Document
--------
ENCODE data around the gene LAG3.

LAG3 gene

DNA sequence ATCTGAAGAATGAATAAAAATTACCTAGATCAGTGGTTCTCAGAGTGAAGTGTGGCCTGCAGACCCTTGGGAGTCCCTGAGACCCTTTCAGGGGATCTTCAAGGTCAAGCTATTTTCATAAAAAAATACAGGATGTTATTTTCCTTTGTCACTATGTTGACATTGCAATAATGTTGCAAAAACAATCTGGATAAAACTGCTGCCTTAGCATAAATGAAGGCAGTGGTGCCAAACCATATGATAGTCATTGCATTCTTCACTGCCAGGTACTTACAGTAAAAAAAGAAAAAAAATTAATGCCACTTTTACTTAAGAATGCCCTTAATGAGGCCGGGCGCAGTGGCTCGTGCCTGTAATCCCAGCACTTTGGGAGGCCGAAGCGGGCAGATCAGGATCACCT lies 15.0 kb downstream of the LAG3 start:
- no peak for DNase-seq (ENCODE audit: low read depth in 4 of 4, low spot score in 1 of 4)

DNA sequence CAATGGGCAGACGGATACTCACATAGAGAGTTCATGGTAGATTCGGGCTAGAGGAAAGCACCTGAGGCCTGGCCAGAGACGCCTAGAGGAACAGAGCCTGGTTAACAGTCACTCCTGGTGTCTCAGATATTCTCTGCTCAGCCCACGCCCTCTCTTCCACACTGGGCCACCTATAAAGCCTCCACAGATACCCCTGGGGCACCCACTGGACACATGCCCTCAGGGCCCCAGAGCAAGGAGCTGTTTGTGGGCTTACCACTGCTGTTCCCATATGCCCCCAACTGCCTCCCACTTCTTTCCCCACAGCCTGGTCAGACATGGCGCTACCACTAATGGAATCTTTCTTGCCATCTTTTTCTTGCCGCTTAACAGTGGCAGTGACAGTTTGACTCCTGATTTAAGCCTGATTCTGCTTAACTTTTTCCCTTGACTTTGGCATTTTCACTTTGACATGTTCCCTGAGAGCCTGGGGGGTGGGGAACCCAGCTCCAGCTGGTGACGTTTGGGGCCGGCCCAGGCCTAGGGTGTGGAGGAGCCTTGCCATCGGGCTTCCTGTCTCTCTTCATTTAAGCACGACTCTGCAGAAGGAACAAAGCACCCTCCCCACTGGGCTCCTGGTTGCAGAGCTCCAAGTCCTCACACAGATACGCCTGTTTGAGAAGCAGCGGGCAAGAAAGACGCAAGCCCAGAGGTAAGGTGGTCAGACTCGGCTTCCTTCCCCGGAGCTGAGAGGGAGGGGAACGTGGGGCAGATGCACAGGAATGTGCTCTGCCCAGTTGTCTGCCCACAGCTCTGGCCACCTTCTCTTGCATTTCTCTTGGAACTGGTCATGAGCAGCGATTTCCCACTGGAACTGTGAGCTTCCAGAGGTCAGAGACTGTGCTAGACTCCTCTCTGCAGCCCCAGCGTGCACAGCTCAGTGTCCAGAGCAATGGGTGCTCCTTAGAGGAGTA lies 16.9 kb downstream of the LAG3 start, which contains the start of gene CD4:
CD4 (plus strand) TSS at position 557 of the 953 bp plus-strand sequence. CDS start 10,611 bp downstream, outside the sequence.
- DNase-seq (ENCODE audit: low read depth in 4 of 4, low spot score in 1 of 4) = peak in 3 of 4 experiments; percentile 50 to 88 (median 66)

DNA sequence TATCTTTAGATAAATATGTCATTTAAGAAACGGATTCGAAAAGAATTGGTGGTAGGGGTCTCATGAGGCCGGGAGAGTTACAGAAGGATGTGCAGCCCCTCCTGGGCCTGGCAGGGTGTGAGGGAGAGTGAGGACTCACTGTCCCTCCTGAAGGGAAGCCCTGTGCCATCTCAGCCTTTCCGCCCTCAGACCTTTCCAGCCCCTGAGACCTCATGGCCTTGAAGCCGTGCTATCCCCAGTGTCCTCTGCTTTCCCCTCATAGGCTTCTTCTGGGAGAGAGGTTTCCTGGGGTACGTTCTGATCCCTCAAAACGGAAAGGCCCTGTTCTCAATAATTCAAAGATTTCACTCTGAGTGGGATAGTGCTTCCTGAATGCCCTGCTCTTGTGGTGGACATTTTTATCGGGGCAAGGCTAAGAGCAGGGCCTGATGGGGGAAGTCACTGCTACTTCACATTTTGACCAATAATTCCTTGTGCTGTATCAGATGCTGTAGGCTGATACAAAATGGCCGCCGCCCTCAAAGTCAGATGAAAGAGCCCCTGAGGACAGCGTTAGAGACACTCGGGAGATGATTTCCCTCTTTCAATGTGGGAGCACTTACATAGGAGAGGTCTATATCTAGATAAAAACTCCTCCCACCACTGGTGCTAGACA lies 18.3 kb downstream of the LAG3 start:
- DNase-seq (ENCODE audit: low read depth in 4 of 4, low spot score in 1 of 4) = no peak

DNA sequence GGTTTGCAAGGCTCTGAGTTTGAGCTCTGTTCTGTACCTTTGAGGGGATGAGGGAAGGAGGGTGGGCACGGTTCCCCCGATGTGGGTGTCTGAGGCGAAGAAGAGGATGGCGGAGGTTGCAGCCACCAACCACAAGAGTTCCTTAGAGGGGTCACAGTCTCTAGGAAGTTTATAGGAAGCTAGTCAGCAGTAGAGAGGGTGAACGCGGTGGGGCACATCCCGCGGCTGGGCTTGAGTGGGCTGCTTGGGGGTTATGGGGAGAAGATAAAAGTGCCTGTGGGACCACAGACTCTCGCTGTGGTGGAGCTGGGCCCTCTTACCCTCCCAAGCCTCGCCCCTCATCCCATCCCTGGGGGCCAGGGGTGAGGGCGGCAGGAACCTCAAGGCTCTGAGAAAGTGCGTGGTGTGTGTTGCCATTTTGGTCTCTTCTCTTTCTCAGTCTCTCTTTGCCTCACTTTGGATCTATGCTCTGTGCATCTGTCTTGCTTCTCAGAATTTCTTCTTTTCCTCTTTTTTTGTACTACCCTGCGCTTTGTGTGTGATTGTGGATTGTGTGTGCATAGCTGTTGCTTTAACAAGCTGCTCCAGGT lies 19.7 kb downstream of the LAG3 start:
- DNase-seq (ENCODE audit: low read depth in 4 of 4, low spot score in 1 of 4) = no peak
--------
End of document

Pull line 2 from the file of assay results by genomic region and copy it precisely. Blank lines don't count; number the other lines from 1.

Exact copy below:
LAG3 gene